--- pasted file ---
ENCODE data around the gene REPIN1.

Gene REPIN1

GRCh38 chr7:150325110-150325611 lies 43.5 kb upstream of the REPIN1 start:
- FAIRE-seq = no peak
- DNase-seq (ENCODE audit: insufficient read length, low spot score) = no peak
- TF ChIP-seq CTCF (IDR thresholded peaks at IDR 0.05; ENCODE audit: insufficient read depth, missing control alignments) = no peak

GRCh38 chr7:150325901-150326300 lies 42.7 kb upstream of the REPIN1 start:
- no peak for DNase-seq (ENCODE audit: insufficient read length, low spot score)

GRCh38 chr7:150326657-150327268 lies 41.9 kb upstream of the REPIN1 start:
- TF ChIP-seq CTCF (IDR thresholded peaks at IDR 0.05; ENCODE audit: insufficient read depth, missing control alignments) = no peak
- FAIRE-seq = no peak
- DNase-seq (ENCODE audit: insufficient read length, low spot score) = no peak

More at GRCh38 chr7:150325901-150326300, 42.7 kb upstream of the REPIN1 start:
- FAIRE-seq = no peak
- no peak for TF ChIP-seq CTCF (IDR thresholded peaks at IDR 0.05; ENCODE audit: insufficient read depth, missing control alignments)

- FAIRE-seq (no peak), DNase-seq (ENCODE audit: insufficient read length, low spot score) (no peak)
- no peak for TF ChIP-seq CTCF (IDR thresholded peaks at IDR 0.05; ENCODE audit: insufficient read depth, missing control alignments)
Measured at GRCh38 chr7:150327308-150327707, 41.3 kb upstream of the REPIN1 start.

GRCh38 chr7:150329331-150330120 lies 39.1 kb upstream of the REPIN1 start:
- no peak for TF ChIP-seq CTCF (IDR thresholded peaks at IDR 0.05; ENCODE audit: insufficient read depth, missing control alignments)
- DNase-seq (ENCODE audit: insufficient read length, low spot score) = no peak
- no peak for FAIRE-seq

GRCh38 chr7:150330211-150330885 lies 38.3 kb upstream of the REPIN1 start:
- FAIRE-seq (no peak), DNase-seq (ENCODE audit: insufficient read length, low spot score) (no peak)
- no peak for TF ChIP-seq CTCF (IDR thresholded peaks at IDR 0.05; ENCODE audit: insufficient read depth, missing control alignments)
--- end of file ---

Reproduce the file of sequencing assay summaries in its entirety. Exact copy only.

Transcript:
ENCODE data around the gene REPIN1.

Gene REPIN1

GRCh38 chr7:150325110-150325611 lies 43.5 kb upstream of the REPIN1 start:
- FAIRE-seq = no peak
- DNase-seq (ENCODE audit: insufficient read length, low spot score) = no peak
- TF ChIP-seq CTCF (IDR thresholded peaks at IDR 0.05; ENCODE audit: insufficient read depth, missing control alignments) = no peak

GRCh38 chr7:150325901-150326300 lies 42.7 kb upstream of the REPIN1 start:
- no peak for DNase-seq (ENCODE audit: insufficient read length, low spot score)

GRCh38 chr7:150326657-150327268 lies 41.9 kb upstream of the REPIN1 start:
- TF ChIP-seq CTCF (IDR thresholded peaks at IDR 0.05; ENCODE audit: insufficient read depth, missing control alignments) = no peak
- FAIRE-seq = no peak
- DNase-seq (ENCODE audit: insufficient read length, low spot score) = no peak

More at GRCh38 chr7:150325901-150326300, 42.7 kb upstream of the REPIN1 start:
- FAIRE-seq = no peak
- no peak for TF ChIP-seq CTCF (IDR thresholded peaks at IDR 0.05; ENCODE audit: insufficient read depth, missing control alignments)

- FAIRE-seq (no peak), DNase-seq (ENCODE audit: insufficient read length, low spot score) (no peak)
- no peak for TF ChIP-seq CTCF (IDR thresholded peaks at IDR 0.05; ENCODE audit: insufficient read depth, missing control alignments)
Measured at GRCh38 chr7:150327308-150327707, 41.3 kb upstream of the REPIN1 start.

GRCh38 chr7:150329331-150330120 lies 39.1 kb upstream of the REPIN1 start:
- no peak for TF ChIP-seq CTCF (IDR thresholded peaks at IDR 0.05; ENCODE audit: insufficient read depth, missing control alignments)
- DNase-seq (ENCODE audit: insufficient read length, low spot score) = no peak
- no peak for FAIRE-seq

GRCh38 chr7:150330211-150330885 lies 38.3 kb upstream of the REPIN1 start:
- FAIRE-seq (no peak), DNase-seq (ENCODE audit: insufficient read length, low spot score) (no peak)
- no peak for TF ChIP-seq CTCF (IDR thresholded peaks at IDR 0.05; ENCODE audit: insufficient read depth, missing control alignments)